Here are the relevant references from the Books where Buxom is mentioned.
I make no pronouncements on these matters, but report them as I find them.
Arrive at your own conclusions.
I wish you well,
Yet there was a vitality, and sensuousness, about her, and consider that vital, well-curved figure, even buxom, so animal-like, one of the sort which might attract lower men, or perhaps even excite unwary, better men in moments of weakness, men were so weak, and note that movement of the shoulders, just then, and, there, now, that way of looking about, over her shoulder, that cunning motion which might deter them from noting the absence of cultivated, worthy personness.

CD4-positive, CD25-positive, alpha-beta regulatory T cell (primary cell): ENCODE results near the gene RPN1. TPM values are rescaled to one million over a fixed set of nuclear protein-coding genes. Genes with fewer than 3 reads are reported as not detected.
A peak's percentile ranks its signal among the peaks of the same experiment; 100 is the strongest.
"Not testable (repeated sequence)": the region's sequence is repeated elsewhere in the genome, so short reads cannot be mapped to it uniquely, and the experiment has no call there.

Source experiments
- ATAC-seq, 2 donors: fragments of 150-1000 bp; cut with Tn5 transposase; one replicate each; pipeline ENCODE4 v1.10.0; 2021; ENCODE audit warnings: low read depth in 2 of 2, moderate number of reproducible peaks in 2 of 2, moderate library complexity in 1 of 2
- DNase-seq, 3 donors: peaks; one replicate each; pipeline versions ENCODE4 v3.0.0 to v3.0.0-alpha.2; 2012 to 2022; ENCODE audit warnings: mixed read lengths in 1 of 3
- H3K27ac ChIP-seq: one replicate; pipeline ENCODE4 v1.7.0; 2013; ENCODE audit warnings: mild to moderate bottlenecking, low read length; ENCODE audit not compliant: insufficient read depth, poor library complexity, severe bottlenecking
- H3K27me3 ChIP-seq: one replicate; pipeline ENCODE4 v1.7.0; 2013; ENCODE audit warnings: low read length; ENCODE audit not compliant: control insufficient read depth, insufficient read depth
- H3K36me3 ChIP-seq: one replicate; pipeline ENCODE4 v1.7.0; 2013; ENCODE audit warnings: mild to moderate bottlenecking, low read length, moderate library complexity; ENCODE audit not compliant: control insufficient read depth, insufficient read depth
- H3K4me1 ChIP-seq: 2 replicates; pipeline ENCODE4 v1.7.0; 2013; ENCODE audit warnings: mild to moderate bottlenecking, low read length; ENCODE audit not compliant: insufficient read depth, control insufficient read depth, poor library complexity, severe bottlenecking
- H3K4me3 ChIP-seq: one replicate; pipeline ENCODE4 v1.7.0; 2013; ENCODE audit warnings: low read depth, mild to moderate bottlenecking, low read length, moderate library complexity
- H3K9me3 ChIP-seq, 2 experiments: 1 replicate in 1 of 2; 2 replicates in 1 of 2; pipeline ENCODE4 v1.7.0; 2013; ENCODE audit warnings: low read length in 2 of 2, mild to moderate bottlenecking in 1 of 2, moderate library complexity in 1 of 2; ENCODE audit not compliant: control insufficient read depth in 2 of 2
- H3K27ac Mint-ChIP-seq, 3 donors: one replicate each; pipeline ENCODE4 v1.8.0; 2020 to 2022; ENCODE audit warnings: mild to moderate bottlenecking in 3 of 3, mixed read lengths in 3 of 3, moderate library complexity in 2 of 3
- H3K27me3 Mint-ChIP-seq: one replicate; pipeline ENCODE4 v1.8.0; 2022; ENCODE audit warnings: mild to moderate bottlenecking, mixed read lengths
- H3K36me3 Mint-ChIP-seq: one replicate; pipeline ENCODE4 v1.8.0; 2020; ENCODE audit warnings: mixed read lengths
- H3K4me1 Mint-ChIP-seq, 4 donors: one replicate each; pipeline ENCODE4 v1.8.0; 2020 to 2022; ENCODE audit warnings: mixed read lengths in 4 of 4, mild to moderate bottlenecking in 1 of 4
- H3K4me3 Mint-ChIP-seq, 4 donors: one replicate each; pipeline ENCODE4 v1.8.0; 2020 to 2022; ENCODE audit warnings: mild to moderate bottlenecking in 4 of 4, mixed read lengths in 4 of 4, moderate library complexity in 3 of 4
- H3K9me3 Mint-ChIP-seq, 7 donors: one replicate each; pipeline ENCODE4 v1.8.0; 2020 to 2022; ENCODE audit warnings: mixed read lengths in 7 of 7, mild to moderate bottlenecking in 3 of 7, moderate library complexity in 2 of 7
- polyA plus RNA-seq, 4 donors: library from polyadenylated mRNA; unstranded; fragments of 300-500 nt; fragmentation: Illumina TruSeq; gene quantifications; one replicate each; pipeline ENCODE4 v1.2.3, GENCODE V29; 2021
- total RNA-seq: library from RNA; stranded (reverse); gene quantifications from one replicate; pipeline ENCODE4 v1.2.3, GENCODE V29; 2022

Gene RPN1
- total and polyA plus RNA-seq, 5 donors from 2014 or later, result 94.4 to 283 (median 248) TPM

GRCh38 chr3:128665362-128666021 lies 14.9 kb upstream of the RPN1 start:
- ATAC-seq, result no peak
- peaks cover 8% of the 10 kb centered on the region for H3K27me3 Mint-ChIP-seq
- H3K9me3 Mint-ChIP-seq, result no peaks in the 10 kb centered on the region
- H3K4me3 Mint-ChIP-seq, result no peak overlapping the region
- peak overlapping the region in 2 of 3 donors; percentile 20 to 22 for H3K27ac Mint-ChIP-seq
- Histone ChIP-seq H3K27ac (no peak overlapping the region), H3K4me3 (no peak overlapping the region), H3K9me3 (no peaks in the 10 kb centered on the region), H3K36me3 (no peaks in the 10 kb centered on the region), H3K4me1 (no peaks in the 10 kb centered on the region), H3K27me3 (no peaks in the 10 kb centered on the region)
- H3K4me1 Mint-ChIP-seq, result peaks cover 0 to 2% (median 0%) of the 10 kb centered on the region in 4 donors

How well she stood, how well-figured she was, thought the older woman, with a touch of envy. That was doubtless the sort of body that men might seek. She herself, the older woman, in her youth, had not been so large, so buxom. She had been small, and delicate, and exquisitely, but not amply, figured. She had been sometimes thought of as "dainty," but she hated that word, which seemed so demeaning, so minimizing. It had suggested that she might be no more than a biological, sexual confection of sorts, a bit of fluff, of interest perhaps, but unimportant, negligible in a way, as a human being. She had once thought of ballet, when she was quite young, before being brought in her young majority into the higher, sterner duties and understandings of the movement. But, too, she had been, in her way, interestingly, though not buxom, or obtrusively so, a bit too excitingly figured for that. Small as she was, and slim as she had been, there had been no doubt about, in its lovely proportions, the loveliness of her bosom, the narrowness of her waist, the delightful, flaring width of her hips, the sweetness of her thighs. She was, as thousands, and millions of others, though perhaps a bit short, and a little slim, a normal human female, of a sort greedily selected for in countless generations of matings and prizings. So, it seems, she was neither excessively buxom, nor, neither, tall, linear, flat-chested and boyish, a variety often praised and recommended for imitation in cultures which encourage the denial or blurring of sexual differences. Rather, she was much like most women, the normal human female, though perhaps a little shorter, and a tiny bit slimmer, that of course on the brink of her early womanhood and beauty.